, quid ei tandem aliud mors eripuit, præter sensuin amengst the founders of the Portico; he, whose best know- doloris ?" though here perhaps we should do him justice by ledge was that of his own ignorance, is called in to authorize agreeing with his commentator Sylvius, who remarks upon the pretensions of the most obstinate dogmatists in all an- this passnge, "Hac autem dixit, ut causar sur subserviret." tiquity.

Horace roves like a butterfly through the schools, and now Rutilius, in his Itinerarium, hus ridiculed the sabbath of wings along the walls of the Porch, and now basks among the Jews, as “lassati mollis imago Dei;" but Epicurus gave the flowers of the Garden; wbile Virgil, with a tone of mind an eternal holiday to his gods, anil, rather thao disturb the strongly philosophical, has left us uncertain of the sect slumbers of Olympus, denied at once the interference of a which he espoused; the balance of opinion declares him an Providence. He does not, however, seem to have been sin- Epicurean, but the ancient author of his life asserts that he gular in this opinion. Theophilus of Antioch, if he doserve as an Academician, and we trace through his poetry the any credit, in a letter to Autolycus, lib. iii. imputes a simi- scuels of almost all the leading sects. The same kind of lar belief to Pythagoras. Hoi (ITutuyoqxs) T*T** **YTON cetric indifference is observable in most of the Roman 9:45 *vSPUTNv under e portocer; and Plutarch, though so writers. Thus Propertius, in the fine elegy of Cynthia, on hostile to the followers of Epicurus, has unaccountably his departure for Athens, adopted the very same theological error; having quoted the opinions of Anaxagoras and Plato upon divinity, be adds,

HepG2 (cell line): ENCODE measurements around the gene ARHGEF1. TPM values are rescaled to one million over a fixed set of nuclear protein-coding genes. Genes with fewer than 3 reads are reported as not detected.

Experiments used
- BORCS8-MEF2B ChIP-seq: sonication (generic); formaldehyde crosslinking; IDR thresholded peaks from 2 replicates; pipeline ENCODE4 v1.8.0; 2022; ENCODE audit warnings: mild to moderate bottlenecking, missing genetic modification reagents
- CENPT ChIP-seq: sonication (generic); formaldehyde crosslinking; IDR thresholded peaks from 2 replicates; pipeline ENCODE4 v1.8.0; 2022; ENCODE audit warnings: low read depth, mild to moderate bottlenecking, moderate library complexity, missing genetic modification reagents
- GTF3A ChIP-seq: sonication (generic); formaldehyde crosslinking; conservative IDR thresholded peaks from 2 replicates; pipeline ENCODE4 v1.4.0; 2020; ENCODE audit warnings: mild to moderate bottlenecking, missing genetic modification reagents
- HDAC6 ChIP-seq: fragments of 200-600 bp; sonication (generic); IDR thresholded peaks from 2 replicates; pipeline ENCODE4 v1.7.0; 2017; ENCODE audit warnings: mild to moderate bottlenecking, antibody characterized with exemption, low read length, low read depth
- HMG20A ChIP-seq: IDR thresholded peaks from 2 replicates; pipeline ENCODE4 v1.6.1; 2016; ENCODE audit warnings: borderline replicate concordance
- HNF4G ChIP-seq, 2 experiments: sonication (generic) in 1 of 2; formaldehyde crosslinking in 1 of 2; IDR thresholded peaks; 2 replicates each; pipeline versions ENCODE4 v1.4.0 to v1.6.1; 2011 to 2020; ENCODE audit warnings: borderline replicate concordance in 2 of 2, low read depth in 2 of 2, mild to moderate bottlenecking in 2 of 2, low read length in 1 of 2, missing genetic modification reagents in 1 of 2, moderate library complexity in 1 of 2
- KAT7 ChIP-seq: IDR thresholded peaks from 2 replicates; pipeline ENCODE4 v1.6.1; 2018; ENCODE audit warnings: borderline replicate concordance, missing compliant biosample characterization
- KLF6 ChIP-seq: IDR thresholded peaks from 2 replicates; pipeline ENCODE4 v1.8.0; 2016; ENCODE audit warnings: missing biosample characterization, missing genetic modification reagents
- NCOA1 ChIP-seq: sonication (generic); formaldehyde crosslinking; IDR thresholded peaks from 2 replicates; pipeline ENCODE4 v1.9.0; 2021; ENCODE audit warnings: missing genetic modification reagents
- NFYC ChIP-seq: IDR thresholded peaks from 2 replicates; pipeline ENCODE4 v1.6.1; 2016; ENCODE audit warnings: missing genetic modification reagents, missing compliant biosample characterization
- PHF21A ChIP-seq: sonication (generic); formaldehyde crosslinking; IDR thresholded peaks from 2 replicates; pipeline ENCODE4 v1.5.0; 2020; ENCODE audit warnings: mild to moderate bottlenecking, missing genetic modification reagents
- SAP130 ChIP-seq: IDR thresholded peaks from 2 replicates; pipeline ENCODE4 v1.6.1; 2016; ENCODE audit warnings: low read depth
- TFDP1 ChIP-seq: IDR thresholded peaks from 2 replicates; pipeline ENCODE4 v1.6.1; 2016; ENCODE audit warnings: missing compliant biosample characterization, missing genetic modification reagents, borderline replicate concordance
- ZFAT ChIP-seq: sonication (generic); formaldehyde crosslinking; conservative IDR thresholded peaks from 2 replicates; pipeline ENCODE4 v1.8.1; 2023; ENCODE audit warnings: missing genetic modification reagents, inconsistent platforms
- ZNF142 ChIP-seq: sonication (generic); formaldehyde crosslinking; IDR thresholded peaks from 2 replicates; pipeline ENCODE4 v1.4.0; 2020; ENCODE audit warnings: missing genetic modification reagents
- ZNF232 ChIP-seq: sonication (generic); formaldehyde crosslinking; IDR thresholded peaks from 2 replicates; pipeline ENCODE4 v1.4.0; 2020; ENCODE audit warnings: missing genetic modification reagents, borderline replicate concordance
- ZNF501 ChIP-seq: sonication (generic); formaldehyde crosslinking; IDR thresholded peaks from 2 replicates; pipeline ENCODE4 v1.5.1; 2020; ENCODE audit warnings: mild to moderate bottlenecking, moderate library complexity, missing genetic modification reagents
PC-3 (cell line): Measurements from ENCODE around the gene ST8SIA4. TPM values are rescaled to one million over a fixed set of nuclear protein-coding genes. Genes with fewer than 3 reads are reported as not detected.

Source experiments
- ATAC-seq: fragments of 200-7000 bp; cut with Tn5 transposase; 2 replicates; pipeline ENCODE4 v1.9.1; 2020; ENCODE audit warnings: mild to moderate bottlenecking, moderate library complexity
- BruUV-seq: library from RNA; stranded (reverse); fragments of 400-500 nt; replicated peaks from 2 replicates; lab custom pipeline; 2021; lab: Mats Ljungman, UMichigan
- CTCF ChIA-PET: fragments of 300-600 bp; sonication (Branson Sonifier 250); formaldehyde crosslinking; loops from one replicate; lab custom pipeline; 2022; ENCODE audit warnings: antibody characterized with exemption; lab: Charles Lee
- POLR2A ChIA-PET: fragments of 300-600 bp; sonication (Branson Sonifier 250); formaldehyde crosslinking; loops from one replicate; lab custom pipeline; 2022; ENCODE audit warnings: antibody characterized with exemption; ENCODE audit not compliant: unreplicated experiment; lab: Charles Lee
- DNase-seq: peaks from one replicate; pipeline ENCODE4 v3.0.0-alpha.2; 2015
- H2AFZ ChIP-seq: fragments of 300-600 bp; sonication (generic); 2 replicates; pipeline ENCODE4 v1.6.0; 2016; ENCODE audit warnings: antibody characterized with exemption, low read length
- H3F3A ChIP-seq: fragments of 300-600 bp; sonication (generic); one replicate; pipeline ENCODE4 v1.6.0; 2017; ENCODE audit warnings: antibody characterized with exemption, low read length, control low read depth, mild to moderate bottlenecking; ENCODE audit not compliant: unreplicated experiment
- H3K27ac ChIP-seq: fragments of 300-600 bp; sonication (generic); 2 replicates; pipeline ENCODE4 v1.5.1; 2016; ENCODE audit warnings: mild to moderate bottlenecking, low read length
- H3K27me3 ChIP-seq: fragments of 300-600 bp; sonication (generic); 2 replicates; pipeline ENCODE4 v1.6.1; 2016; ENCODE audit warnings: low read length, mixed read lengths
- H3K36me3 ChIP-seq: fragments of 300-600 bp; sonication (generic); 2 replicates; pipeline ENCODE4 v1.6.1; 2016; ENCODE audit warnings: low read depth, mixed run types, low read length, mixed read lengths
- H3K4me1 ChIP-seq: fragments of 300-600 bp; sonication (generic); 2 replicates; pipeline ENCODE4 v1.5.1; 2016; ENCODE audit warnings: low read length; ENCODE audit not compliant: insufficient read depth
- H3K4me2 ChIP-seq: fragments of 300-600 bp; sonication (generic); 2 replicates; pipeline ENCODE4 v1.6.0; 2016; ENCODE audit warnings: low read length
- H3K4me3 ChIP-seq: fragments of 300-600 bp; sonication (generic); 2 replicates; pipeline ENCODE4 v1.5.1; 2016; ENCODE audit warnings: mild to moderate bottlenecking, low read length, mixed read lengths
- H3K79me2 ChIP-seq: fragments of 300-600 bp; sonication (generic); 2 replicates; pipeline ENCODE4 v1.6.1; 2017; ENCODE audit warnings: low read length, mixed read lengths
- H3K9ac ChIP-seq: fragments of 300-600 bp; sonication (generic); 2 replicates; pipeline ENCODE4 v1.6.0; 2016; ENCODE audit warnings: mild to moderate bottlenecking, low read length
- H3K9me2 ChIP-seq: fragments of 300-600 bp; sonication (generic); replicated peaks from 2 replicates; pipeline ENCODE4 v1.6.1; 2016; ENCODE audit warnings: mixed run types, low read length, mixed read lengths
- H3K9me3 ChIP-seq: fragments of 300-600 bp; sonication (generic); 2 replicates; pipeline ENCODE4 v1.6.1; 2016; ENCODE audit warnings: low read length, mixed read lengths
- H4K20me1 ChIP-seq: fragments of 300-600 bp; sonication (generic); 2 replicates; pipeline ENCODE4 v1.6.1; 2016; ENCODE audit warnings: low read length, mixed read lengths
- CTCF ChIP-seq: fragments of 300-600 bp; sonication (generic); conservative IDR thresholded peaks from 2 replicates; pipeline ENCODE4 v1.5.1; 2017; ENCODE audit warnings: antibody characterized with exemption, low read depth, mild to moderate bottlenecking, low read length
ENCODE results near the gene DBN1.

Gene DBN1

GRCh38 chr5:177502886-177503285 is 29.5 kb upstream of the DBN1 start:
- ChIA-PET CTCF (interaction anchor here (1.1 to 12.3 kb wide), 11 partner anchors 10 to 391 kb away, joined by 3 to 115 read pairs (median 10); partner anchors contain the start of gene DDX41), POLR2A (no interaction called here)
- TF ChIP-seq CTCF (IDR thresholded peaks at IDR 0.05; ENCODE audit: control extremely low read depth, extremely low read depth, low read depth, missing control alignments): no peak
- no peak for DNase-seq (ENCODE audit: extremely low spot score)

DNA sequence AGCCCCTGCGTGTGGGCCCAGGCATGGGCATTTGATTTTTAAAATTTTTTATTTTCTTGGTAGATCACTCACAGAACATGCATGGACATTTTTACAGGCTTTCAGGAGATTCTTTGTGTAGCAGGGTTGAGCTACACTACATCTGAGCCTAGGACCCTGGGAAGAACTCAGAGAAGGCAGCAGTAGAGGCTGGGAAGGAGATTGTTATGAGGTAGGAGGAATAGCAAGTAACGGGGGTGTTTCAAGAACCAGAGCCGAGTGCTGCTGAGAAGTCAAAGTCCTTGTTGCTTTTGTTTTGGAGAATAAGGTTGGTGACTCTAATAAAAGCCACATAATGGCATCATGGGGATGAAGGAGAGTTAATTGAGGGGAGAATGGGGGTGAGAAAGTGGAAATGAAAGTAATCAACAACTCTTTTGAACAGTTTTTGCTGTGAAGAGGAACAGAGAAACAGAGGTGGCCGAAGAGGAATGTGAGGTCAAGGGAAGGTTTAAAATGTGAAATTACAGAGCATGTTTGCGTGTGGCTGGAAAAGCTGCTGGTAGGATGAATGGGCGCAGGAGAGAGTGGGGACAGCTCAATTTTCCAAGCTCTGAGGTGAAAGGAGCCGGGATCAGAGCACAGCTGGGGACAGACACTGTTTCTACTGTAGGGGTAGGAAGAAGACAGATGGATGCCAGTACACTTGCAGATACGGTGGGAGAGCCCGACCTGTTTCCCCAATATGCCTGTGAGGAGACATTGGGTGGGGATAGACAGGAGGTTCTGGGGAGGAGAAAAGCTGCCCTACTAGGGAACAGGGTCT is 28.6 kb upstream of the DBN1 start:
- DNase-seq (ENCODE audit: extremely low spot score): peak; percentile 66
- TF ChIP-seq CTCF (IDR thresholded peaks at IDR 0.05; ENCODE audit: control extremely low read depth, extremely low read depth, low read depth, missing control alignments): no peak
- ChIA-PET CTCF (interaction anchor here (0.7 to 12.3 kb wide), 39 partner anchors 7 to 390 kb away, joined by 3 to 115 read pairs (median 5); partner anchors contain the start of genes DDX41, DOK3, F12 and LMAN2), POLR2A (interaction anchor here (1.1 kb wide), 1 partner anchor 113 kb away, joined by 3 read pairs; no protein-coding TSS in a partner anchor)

Olie vel studiis animum emendare Platonis, Κοινες εν αμαρτανσιν αμφοττεοι, στι τον θεον εποιησαν

Incipiam, aut hortis, docte Epicure, fuis. RICTECOMOV TWY bevor19**. De Placit. Philosoph,

Lib. iji. Eleg. 21. lib. i. cap. 7.- Plato himself has attributed a degree of in- Though Broukhusius here reads, "dux Epicure," which difference to the gods, which is not far removed from the seems to fix the poet under the banners of Epicurus. Even apathy of Epicurus's heaven; as thus, in his Philebus, where the Stoic Seneca, whose doctrines have been considered so Piotarchus asks, Ouruv soros go MTE 2rogsoy 9195,'*To To orthodox, that St. Jerome has ranked him amongst the W*VT19w; and Socrates answers, llavu je s vooUv 1806, %- ecclesiastical writers, and Boccaccio, in his commentary for your ŁUTWY 5*4T1PpVgogromover setov: while Aristotle upon Dante, has doubted, (in consideration of the philososurposes a still more absurd neutrality, and concludes, by nol pher's supposed correspondence with St. Paul,) whether From the pure sun, which, though refracted all